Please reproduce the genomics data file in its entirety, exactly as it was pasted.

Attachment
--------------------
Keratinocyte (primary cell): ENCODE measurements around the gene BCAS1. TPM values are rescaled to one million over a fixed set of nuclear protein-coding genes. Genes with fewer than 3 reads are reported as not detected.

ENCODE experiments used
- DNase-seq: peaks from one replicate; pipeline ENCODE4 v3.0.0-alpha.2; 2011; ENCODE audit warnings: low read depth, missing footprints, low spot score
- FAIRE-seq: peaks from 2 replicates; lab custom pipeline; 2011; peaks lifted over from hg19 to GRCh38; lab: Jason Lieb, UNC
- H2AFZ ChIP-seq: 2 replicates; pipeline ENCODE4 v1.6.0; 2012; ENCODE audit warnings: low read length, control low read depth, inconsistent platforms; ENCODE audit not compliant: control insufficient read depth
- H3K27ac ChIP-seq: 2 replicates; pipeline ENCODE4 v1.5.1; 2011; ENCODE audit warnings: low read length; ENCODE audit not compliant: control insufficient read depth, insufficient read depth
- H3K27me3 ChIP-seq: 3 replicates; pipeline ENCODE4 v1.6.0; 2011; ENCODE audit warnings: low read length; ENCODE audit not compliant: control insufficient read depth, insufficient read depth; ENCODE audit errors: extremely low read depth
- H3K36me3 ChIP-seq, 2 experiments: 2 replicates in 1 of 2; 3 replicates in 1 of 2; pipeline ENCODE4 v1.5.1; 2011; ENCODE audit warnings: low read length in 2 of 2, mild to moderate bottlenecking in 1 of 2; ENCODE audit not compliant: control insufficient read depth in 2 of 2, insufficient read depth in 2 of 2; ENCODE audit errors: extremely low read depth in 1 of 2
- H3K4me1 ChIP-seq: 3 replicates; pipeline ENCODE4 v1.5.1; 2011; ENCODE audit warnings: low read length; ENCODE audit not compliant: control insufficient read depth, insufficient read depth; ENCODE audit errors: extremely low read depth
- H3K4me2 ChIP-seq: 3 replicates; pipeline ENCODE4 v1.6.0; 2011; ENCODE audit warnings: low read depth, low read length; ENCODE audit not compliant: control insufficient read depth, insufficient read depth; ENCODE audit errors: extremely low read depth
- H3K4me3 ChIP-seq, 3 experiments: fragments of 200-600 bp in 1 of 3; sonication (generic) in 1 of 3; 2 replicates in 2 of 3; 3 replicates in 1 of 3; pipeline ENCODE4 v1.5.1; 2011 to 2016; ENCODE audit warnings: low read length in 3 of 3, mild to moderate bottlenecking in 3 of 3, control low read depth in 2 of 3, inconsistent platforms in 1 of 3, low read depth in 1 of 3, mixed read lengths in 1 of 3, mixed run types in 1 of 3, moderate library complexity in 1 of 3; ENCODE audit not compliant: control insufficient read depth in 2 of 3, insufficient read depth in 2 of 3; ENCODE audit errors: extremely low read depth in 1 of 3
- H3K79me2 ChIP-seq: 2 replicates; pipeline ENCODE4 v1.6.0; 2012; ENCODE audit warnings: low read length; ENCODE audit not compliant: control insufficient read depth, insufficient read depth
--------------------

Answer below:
Keratinocyte (primary cell): ENCODE measurements around the gene BCAS1. TPM values are rescaled to one million over a fixed set of nuclear protein-coding genes. Genes with fewer than 3 reads are reported as not detected.

ENCODE experiments used
- DNase-seq: peaks from one replicate; pipeline ENCODE4 v3.0.0-alpha.2; 2011; ENCODE audit warnings: low read depth, missing footprints, low spot score
- FAIRE-seq: peaks from 2 replicates; lab custom pipeline; 2011; peaks lifted over from hg19 to GRCh38; lab: Jason Lieb, UNC
- H2AFZ ChIP-seq: 2 replicates; pipeline ENCODE4 v1.6.0; 2012; ENCODE audit warnings: low read length, control low read depth, inconsistent platforms; ENCODE audit not compliant: control insufficient read depth
- H3K27ac ChIP-seq: 2 replicates; pipeline ENCODE4 v1.5.1; 2011; ENCODE audit warnings: low read length; ENCODE audit not compliant: control insufficient read depth, insufficient read depth
- H3K27me3 ChIP-seq: 3 replicates; pipeline ENCODE4 v1.6.0; 2011; ENCODE audit warnings: low read length; ENCODE audit not compliant: control insufficient read depth, insufficient read depth; ENCODE audit errors: extremely low read depth
- H3K36me3 ChIP-seq, 2 experiments: 2 replicates in 1 of 2; 3 replicates in 1 of 2; pipeline ENCODE4 v1.5.1; 2011; ENCODE audit warnings: low read length in 2 of 2, mild to moderate bottlenecking in 1 of 2; ENCODE audit not compliant: control insufficient read depth in 2 of 2, insufficient read depth in 2 of 2; ENCODE audit errors: extremely low read depth in 1 of 2
- H3K4me1 ChIP-seq: 3 replicates; pipeline ENCODE4 v1.5.1; 2011; ENCODE audit warnings: low read length; ENCODE audit not compliant: control insufficient read depth, insufficient read depth; ENCODE audit errors: extremely low read depth
- H3K4me2 ChIP-seq: 3 replicates; pipeline ENCODE4 v1.6.0; 2011; ENCODE audit warnings: low read depth, low read length; ENCODE audit not compliant: control insufficient read depth, insufficient read depth; ENCODE audit errors: extremely low read depth
- H3K4me3 ChIP-seq, 3 experiments: fragments of 200-600 bp in 1 of 3; sonication (generic) in 1 of 3; 2 replicates in 2 of 3; 3 replicates in 1 of 3; pipeline ENCODE4 v1.5.1; 2011 to 2016; ENCODE audit warnings: low read length in 3 of 3, mild to moderate bottlenecking in 3 of 3, control low read depth in 2 of 3, inconsistent platforms in 1 of 3, low read depth in 1 of 3, mixed read lengths in 1 of 3, mixed run types in 1 of 3, moderate library complexity in 1 of 3; ENCODE audit not compliant: control insufficient read depth in 2 of 3, insufficient read depth in 2 of 3; ENCODE audit errors: extremely low read depth in 1 of 3
- H3K79me2 ChIP-seq: 2 replicates; pipeline ENCODE4 v1.6.0; 2012; ENCODE audit warnings: low read length; ENCODE audit not compliant: control insufficient read depth, insufficient read depth